Most people consider spring the busiest time in the garden, but fall is the real crunch time for me. At least in spring, what doesn’t get done one week can usually be delayed for a few days with few consequences. However in fall, what doesn’t get finished one week may never get finished at all if there is a hard frost or a few days of freezing rain.
As well as cutting back peonies and hostas, overseeding and feeding the lawn, banishing the worst of the weeds, clearing out spent annuals and vegetables, digging up and storing tender tubers (dahlias, cannas, etc.), and planting bulbs, decisions need to be made on how to overwinter herbaceous perennials that have been growing outdoors in containers. In addition to perennials, I also have a few clematis in pots to store.
First, make sure the pots your plants are growing in can survive freezing temperatures. They also need to be large enough to hold enough soil to insulate the roots. Secondly, perennials overwintered above ground need to be at least two zones hardier than your growing zone. For example, I garden in Zone 6, which means any perennials I overwinter in containers need to be hardy to at least Zone 4, although I have gotten away with Zone 5 plants. No guarantees, though.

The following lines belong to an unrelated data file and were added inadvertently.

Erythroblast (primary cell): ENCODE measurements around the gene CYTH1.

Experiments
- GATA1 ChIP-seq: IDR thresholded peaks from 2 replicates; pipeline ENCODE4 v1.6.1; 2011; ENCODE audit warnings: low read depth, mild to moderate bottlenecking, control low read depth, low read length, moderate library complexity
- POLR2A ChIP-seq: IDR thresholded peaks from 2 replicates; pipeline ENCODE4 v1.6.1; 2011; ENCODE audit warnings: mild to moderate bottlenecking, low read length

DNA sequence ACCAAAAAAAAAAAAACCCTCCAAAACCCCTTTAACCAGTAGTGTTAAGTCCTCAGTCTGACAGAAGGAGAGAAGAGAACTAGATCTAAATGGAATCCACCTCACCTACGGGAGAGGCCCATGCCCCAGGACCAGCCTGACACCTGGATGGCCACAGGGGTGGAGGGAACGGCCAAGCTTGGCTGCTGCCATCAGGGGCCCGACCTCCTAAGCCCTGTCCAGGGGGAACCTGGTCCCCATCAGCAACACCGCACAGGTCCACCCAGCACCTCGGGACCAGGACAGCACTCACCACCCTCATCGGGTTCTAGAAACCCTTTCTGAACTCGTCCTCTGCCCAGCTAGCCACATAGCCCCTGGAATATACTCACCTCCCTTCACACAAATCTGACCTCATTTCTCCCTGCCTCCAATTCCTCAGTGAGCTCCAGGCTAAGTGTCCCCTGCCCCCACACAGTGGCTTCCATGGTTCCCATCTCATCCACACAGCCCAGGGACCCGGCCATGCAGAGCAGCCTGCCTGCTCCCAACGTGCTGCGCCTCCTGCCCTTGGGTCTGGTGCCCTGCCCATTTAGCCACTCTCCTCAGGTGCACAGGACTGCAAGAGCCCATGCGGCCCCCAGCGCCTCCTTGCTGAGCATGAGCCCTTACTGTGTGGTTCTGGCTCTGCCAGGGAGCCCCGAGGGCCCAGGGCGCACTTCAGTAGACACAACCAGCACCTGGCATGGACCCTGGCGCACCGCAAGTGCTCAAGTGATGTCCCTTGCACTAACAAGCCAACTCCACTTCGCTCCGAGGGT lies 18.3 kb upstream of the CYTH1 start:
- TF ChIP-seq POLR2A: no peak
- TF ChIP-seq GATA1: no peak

Thirdly, find a sheltered spot where temperatures remain relatively consistent, away from sun and wind. It’s not cold days that cause failure, it’s warm, sunny days that tempt plants to break dormancy that are then followed by freezing temperatures that wreak havoc.
Perennials, clematis and roses don’t need sunlight over the winter, because they’re dormant. I use the back walls of our garage and screened porch that are attached to the house for the pots of hostas and clematis I overwinter. These have been good spots for miniature roses in pots, too. Once or twice in winter, I’ll check the pots for moisture. If the soil is bone dry, I’ll add water.
In my experience, the trickiest plants to overwinter in pots are broadleaved evergreens, probably because their leaves desiccate (lose water) so readily in winter.
For more options on overwintering perennials, see “How to overwinter perennials in pots.”
Garden news and views
• Lee Reich is an expert on pruning. Reich calls himself an “avid farmdener,” something he defines as more than a gardener, but less than a farmer. His latest post “Hardwood cuttings: not hard (to do successfully)” offers details and diagrams for how to take cuttings of blueberries, kiwifruits, grapes, currants and plums.
• Gardeners in Ontario who keep a diary of what’s going on in their garden look forward to each new edition of Toronto & Golden Horseshoe Gardener’s Journal. The 30th edition for 2022 is out now and can be ordered at gardenjournals.ca.
• If you’re looking for advice on how to prompt your short-day houseplants, such as poinsettia, kalanchoe or Thanksgiving cactus, to rebloom, Larry Hodgson (The Laidback Gardener) has tips at “Short-day houseplants need special fall treatment.”